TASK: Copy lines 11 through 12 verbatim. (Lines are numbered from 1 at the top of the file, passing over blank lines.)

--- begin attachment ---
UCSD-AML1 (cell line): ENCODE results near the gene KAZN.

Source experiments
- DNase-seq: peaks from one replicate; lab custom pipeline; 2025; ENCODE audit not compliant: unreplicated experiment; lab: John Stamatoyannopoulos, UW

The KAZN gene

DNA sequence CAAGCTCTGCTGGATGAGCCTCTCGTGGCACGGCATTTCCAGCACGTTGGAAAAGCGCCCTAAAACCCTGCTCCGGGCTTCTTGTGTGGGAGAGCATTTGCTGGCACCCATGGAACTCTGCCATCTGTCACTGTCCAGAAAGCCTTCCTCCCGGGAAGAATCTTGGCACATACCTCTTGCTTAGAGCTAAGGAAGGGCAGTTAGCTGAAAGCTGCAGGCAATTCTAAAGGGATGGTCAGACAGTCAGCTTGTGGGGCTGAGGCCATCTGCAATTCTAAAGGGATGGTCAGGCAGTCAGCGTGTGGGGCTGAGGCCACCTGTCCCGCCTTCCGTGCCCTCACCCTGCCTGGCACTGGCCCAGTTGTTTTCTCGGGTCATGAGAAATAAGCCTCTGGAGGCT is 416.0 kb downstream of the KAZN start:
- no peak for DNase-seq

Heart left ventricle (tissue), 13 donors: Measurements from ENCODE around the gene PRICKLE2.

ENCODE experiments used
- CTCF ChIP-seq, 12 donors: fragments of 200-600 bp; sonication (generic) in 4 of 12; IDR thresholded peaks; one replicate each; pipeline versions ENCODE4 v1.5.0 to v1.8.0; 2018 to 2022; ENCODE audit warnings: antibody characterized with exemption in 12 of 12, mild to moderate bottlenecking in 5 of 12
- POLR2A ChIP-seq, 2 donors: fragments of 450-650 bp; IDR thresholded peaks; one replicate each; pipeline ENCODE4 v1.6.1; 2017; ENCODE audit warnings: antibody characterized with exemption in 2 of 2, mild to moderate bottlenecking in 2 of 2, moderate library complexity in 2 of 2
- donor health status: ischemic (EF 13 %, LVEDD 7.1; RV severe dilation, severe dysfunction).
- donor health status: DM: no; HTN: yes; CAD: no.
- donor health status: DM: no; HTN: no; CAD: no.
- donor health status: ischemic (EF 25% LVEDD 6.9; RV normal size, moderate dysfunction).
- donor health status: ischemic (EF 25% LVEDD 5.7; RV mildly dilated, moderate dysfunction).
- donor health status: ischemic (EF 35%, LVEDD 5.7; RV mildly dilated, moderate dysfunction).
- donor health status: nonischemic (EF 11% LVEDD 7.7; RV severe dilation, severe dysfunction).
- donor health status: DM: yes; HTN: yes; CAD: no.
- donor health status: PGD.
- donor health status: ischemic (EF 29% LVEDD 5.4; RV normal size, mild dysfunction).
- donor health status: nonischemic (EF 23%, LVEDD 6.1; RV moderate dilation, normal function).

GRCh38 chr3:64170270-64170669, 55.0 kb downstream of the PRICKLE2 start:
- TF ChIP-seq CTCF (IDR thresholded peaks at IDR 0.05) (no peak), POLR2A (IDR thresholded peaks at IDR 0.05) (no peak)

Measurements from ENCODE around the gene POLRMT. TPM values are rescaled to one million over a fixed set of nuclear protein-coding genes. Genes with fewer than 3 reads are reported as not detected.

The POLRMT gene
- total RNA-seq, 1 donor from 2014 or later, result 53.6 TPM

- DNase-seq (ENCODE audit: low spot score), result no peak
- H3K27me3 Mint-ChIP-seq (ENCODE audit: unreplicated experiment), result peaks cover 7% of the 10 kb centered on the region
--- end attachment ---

- donor health status: ischemic (EF 13 %, LVEDD 7.1; RV severe dilation, severe dysfunction).
- donor health status: DM: no; HTN: yes; CAD: no.